Again I very much appreciate all the knowledge, experience and advice received.

                      Thanks,
                      Steven
                      Last edited by videts38; 05-16-2012, 04:18 AM.

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                      • #12
                        Re: Oven Build in SC

                        Can somebody Help??
                        For the home brew all I can find for the hydrated lime is a product called Lee's double strength Hydrated Lime. I found it at a Tractor Supply Store and it states it is for agricultural uses. So far this is the only "Hydrated Lime" product I have found. And I have called every cement, motar, construction supply house around. If anybody can help with this I would appreciate it.

                        Newbie needing help!!
                        Steven

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                        • #13
                          Re: Oven Build in SC

                          Steven,
                          3" of IFB is the same as 1 1/2" of fiber board, which I consider on the light side. I would go at least 3" on vermicrete underneath the IFB.

                          I'm still waiting on a stainless steel flue from my brother so unfortunately, my oven entryway is not completed. I am chomping at the bit to learn how the soapstone performs. Will report back as soon as I get the oven operating.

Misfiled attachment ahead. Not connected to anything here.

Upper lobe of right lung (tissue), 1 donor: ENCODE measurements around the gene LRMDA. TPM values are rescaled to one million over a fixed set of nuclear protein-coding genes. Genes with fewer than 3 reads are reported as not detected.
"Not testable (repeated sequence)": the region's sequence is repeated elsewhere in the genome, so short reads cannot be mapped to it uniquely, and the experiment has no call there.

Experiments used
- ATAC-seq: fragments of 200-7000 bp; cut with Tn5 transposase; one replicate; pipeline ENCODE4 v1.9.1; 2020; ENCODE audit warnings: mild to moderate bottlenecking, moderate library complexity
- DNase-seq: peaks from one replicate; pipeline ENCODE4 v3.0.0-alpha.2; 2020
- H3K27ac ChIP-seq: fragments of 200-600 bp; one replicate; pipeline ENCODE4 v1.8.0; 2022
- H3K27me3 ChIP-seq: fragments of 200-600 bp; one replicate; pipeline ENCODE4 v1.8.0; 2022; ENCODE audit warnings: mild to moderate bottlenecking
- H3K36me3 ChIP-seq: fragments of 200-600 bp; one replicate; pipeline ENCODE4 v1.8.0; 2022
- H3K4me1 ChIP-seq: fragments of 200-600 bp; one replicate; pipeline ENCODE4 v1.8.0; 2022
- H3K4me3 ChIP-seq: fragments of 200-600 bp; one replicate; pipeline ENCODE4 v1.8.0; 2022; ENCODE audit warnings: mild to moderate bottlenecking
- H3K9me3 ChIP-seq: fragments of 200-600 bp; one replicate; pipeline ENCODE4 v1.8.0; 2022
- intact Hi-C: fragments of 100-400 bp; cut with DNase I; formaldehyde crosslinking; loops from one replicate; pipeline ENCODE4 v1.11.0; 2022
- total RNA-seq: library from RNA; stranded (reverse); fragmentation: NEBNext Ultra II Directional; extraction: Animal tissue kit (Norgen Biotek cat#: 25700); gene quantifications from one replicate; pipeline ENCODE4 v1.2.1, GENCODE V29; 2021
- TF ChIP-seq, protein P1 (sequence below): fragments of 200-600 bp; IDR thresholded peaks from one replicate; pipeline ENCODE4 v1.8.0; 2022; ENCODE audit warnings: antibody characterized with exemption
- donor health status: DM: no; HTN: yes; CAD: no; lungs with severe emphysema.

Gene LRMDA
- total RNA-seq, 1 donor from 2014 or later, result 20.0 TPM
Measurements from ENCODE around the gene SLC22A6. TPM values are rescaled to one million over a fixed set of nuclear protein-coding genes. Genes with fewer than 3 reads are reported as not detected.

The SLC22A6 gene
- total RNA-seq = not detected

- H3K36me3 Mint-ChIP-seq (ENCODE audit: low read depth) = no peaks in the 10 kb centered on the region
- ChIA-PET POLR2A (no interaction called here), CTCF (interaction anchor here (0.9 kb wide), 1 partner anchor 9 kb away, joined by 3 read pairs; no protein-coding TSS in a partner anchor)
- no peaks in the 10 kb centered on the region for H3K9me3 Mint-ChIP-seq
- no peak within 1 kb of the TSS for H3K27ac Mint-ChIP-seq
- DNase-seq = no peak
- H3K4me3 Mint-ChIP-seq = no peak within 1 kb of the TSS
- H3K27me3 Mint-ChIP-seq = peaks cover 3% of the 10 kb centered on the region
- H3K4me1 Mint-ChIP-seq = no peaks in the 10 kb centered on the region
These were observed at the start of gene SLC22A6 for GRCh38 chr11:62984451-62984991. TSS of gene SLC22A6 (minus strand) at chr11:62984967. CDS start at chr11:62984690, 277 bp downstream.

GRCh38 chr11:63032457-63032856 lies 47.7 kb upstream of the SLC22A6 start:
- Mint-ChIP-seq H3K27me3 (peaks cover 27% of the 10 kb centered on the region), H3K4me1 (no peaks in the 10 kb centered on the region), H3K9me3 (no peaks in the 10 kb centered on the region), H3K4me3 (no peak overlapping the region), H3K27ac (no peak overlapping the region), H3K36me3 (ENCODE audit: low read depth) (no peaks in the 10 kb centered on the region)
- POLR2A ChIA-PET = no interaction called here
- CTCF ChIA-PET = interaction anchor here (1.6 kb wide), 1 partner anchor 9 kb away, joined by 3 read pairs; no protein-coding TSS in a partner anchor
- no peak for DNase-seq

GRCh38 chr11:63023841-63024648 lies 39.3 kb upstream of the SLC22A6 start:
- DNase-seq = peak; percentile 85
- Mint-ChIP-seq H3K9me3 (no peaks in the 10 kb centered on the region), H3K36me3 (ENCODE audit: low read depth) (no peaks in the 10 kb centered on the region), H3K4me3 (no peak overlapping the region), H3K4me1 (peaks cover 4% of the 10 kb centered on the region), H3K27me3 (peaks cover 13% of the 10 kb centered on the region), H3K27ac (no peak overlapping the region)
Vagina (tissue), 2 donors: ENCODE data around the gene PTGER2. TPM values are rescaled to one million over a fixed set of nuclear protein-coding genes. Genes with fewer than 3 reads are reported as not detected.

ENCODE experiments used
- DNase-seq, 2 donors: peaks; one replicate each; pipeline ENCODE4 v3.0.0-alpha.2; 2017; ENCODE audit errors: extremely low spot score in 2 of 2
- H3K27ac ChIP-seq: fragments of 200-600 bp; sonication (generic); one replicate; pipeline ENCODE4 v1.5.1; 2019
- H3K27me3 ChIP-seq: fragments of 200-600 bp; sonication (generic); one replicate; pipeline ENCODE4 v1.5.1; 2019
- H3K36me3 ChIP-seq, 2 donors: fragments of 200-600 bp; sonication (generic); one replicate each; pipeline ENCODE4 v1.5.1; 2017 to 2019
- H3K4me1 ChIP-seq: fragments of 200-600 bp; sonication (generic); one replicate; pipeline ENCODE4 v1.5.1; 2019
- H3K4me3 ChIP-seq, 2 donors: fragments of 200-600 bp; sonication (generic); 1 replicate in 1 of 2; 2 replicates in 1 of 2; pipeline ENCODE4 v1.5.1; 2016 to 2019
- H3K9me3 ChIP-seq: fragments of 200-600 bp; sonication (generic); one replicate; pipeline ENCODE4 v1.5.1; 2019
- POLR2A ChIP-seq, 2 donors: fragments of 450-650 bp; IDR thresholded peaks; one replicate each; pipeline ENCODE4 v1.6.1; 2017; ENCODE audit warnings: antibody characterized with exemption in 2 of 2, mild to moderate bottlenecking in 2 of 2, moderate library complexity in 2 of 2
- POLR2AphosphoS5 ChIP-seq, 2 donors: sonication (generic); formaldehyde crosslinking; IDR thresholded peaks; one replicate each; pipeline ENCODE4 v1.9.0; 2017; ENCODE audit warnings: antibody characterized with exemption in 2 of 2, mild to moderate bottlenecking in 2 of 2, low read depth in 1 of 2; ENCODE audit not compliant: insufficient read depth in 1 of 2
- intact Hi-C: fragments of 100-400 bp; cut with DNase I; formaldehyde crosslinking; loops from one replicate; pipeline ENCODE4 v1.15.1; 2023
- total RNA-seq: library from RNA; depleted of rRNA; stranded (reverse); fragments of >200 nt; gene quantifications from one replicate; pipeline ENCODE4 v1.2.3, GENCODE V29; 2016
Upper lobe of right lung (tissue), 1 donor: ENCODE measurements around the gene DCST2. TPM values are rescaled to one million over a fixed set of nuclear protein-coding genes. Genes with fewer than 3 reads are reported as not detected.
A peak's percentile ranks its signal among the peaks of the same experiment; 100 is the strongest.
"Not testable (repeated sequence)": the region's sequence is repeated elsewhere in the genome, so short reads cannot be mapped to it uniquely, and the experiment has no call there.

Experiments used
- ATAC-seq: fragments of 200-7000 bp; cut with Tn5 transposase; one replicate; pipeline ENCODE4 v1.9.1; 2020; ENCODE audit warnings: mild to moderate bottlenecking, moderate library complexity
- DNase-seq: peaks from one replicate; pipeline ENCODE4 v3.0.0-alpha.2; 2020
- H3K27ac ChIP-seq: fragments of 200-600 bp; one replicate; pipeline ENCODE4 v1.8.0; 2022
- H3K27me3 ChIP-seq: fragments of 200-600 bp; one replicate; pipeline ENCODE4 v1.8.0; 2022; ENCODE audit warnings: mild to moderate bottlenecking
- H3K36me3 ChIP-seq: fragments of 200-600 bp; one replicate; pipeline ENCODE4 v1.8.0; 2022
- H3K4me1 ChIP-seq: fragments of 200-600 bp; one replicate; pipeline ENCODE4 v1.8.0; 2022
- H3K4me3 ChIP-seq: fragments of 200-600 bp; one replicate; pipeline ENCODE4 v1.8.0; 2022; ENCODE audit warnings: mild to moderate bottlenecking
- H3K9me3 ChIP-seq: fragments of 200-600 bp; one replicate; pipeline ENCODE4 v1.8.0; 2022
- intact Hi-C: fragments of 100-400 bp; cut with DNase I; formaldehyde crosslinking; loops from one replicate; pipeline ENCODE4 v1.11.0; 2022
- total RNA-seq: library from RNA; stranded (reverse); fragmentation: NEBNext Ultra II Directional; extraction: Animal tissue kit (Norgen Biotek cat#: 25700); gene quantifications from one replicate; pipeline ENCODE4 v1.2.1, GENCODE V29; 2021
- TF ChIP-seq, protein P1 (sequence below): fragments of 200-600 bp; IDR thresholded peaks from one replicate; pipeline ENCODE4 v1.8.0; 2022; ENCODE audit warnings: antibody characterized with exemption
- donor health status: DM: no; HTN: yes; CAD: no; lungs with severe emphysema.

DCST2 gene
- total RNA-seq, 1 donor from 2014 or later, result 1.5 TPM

I had trouble mortaring the initial soldier course (+100F summer heat, mortar too dry, quite inexperieinced at masonry), primarily that the bricks did not bond. I was pleasantly surprised to see that simple gravity made for a much stronger bond by going horizontal. I like the look of the sailors and would do it again.
                          John

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                          • #14
                            Re: Oven Build in SC

                            This might help on the lime front
                            Mason's Lime | Type N Normal Hydrated Lime | Type S Special Hydrated Lime | Mason%27s Lime

                            There is a table with the characteristics of lime that you might be able to compare to the packaging of what you found. I think you want to use type"S" for comparison
                            My build progress
                            My WFO Journal on Facebook
                            My dome spreadsheet calculator

                            Comment


                            • #15
                              Re: Oven Build in SC

                              Thanks John and Deejayoh,
                              I struggled half a day to try to find the (proper) lime to use for the home brew. I have a hard time believing no one carries it. HD have it on their web site but not in the stores and it can't be delivered!! Can't figure that one out. The surveyors were here today to make sure there are no power or cable lines were I'll be laying the foundation. So time to start "diggin" this week.
                              I do plan on putting a 3" vermicrete under the IFB. I'm going with more is better.
                              I received my firebricks and ceramic insulation yesterday. I'm getting all the ducks in a row before I start. I found 3" bricks and 2" ceramic blankets. I'm hoping this will save me a few steps (courses). Anyway off to the Tractor store to compare the lime table to the product I found.
                              Again A big thanks for the info guys.
                              Last edited by videts38; 05-18-2012, 03:23 PM.